The Emanuel administration’s position on the controversy over interest rate swaps has been a bit hard to follow.
On the one hand, the city says the swaps have been good deals that saved the city $70 million through 2013. On the other hand, they say they’ve stopped doing them, and they’ve “modified or terminated” 12 of their 32 swaps.
Now it turns out that, in fact, the administration executed eight new interest rate swaps in January and March — new swaps with new banks, presumably to hedge against losses from old swaps, though it’s not clear how they do that. And last month, the city paid $36 million in penalties to terminate two swaps dating from 2002.
That’s according to a circular to potential investors for refinancing a series of 2003 bonds that was issued on Sept. 24. A request for clarification from the city is pending.
Three city unions (AFSCME District 31, Chicago Teachers Union, SEIU Healthcare) say that rather than saving money, the deals are costing the city and schools $100 million a year. They have urged legal action to get out of them.
One of the financial “innovations” trotted out in the decade before the 2008 financial crash, interest rate swaps were sold by banks to bond issuers as cheaper alternatives to traditional fixed-rate bonds. The deals allowed the city and CPS to issue lower-cost variable-rate bonds (the $70 million claimed savings reflects the difference between traditional and “synthetic fixed-rate” bonds) while hedging against interest rate spikes by “swapping” payment streams with banks.
The city made payments based on a fixed interest rate to banks, which returned payments based on a variable rate — most often LIBOR, the self-reported inter-bank loan rate — and those in turn were supposed to cover the city’s payments to bond investors, set by rates determined at weekly or monthly auctions. Over time it was supposed to come out more or less even, says Saqib Bhatti of the Roosevelt Institute; banks would make their money from the fees they charged for the deals. (And there were lots and lots of fees, since each deal required an extensive series of transactions.)
Then the economy crashed, and the two variable rates “diverged.” Auction rates went as high as 15 and 20 percent, while LIBOR rarely went above 1 percent. “The mismatch of interest rates … resulted in huge financial losses for public issuers,” according to a legal opinion from former Congressman Brad Miller requested by the ad-hoc union coalition that’s pressing the issue. The banks made out like bandits.
In the six years since the financial crash, the city has paid about $70 million a year to offset the rate disparities, and CPS has paid about $35 million a year, Bhatti says. He estimates that since they were created, the swaps have cost the city and schools about $800 million. (In a letter responding to a coalition inquiry, Chicago’s CFO Lois Scott said the city has “no evidence” that annual costs are that high.)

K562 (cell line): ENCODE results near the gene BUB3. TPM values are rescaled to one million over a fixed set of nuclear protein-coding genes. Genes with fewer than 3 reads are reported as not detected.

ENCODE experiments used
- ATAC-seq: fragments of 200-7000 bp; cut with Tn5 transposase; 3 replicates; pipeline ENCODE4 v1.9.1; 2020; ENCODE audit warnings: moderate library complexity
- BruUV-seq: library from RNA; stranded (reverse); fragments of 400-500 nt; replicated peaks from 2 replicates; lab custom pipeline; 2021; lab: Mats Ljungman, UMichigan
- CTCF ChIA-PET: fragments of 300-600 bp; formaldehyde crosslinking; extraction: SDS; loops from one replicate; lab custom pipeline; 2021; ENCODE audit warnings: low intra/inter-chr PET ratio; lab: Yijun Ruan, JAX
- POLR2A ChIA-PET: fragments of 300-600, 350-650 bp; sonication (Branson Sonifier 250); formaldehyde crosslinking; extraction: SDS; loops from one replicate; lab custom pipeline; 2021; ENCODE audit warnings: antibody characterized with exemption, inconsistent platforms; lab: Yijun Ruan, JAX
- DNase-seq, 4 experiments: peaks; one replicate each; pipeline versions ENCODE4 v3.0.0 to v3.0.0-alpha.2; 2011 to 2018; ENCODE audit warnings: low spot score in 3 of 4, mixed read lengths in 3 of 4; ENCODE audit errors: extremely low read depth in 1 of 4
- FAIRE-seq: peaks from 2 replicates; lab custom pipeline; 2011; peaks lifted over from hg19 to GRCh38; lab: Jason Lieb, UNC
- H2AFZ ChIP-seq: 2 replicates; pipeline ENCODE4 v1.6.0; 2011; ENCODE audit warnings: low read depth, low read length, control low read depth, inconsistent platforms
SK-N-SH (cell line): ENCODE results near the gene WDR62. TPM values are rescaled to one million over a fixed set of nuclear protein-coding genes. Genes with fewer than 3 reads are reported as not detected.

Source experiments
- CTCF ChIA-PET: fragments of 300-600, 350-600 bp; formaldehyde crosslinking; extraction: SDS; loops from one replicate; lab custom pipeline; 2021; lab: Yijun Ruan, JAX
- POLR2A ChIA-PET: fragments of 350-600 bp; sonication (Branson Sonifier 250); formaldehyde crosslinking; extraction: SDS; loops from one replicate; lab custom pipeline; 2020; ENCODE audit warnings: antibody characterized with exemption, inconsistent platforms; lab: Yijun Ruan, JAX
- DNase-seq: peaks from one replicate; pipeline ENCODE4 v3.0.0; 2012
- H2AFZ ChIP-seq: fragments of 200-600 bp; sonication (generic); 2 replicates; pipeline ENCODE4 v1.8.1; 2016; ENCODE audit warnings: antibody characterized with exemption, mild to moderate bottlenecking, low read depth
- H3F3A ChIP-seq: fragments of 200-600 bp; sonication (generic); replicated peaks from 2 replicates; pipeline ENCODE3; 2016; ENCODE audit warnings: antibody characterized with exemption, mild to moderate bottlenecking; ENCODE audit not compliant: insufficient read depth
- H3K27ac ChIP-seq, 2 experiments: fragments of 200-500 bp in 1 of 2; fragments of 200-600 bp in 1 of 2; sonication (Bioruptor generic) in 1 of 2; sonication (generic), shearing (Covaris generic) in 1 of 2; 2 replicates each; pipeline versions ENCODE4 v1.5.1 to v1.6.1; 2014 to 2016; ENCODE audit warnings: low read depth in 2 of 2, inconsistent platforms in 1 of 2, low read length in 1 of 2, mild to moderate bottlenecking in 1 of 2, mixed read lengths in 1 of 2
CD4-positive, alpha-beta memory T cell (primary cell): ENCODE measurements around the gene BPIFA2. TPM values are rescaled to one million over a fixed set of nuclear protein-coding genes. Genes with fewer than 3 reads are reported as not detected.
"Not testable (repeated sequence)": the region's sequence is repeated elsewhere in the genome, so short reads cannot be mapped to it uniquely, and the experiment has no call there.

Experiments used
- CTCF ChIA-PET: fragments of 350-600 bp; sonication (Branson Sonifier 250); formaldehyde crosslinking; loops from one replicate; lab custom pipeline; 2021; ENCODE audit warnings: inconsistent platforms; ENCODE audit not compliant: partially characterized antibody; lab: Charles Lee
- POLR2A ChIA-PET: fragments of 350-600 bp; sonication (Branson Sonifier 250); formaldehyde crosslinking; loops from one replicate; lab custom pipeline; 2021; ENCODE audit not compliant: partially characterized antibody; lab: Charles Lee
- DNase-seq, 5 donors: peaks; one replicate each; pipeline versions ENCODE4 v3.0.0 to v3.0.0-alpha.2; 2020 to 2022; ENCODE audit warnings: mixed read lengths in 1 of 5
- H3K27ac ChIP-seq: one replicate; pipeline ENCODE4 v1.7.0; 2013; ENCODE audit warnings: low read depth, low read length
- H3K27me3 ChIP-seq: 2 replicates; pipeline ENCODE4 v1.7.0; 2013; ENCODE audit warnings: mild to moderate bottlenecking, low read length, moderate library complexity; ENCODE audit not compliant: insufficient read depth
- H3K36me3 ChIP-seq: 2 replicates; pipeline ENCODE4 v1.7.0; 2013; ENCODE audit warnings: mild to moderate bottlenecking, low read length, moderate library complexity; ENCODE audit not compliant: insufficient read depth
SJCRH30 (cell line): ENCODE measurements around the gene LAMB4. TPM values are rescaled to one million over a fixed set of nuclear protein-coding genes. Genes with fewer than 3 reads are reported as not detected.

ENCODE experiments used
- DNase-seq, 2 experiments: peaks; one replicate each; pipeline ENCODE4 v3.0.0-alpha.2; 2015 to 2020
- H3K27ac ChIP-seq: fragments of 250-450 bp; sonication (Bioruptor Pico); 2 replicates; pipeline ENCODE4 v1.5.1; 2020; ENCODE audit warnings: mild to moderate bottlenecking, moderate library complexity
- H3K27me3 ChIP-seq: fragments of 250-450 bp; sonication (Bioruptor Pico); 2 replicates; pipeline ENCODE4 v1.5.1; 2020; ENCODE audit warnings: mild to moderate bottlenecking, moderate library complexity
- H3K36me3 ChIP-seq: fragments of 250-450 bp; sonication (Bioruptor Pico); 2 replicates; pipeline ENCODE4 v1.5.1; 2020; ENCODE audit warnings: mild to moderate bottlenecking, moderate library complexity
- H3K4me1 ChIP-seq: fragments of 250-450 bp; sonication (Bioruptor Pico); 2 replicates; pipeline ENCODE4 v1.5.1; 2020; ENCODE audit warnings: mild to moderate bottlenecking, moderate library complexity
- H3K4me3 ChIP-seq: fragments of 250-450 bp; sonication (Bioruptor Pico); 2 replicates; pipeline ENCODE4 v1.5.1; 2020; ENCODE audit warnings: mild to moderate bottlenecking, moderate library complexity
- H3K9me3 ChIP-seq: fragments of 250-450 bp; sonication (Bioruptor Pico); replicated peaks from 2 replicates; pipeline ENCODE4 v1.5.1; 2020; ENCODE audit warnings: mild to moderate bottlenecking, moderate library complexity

On top of that, the deals include termination fees adding up to about $500 million, which could be triggered by further credit rating downgrades. That $36 million payment made in September could be the tip of a Titanic-size iceberg.
The coalition has called on the city to take the deals to arbitration as violations of “fair dealing” regulations. They point to a recent arbitrator’s award to an Alabama county sewer system which found the swaps constituted “a continuing but hidden fraud” and ordered all swap payments be refunded. The Emanuel administration says the contracts have been reviewed and “there’s no claim to be filed.”
The issue is whether the deals’ risks were fully disclosed — and that goes beyond including boilerplate language tucked somewhere inside hundreds of pages of documents, said Bhatti. “It’s not enough to say the risks were listed if [the underwriters] misrepresented the likelihood that they would occur,” he said. “If all the sales presentations used numbers that ignored the risks, that’s misrepresentation.”
One disclosure we know wasn’t made: Several of the banks doing swaps with Chicago and CPS have been implicated in the LIBOR rate-manipulation scandal. By misrepresenting rates, banks drove down the rates on their swap payments. Bloomberg reports one estimate that LIBOR manipulation cost cities and states in the U.S. at least $6 billion.
Several of the banks doing interest rate swaps with Chicago and CPS — including Bank of America, JPMorgan Chase, UBS and Deutsche Bank — were among those sued by the FDIC in March for manipulating LIBOR rates.
I’m no lawyer but that sounds like fraud to me. Indeed, it sounds like the banks were bandits.
While the Emanuel administration dallies, the time limit for seeking arbitration before the Financial Industry Regulatory Authority is six years, and that’s about how long it’s been since the economy crashed and the previously-undisclosed downside of rate swaps started to become clear.
Bhatti says the administration’s inaction is “indefensible,” and suggests the mayor is putting the interests of his Wall Street cronies ahead of the city’s financial stability.
Photo: Interest rates/Shutterstock.com